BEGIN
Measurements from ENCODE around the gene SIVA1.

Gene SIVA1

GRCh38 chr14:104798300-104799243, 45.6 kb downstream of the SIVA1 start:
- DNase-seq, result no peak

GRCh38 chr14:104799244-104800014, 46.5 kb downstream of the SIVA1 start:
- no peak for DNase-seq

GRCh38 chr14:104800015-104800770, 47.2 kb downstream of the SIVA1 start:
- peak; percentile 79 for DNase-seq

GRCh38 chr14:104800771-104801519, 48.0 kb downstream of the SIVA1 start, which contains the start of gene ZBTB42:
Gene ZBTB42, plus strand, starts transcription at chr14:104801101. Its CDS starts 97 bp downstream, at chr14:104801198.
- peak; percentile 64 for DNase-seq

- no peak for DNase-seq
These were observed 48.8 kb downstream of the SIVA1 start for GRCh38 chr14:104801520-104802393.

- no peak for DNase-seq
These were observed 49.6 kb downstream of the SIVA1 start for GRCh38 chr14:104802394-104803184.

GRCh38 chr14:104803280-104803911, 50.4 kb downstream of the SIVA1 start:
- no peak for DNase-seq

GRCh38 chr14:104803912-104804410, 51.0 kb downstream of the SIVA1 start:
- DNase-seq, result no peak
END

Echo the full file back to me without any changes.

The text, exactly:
Measurements from ENCODE around the gene SIVA1.

Gene SIVA1

GRCh38 chr14:104798300-104799243, 45.6 kb downstream of the SIVA1 start:
- DNase-seq, result no peak

GRCh38 chr14:104799244-104800014, 46.5 kb downstream of the SIVA1 start:
- no peak for DNase-seq

GRCh38 chr14:104800015-104800770, 47.2 kb downstream of the SIVA1 start:
- peak; percentile 79 for DNase-seq

GRCh38 chr14:104800771-104801519, 48.0 kb downstream of the SIVA1 start, which contains the start of gene ZBTB42:
Gene ZBTB42, plus strand, starts transcription at chr14:104801101. Its CDS starts 97 bp downstream, at chr14:104801198.
- peak; percentile 64 for DNase-seq

- no peak for DNase-seq
These were observed 48.8 kb downstream of the SIVA1 start for GRCh38 chr14:104801520-104802393.

- no peak for DNase-seq
These were observed 49.6 kb downstream of the SIVA1 start for GRCh38 chr14:104802394-104803184.

GRCh38 chr14:104803280-104803911, 50.4 kb downstream of the SIVA1 start:
- no peak for DNase-seq

GRCh38 chr14:104803912-104804410, 51.0 kb downstream of the SIVA1 start:
- DNase-seq, result no peak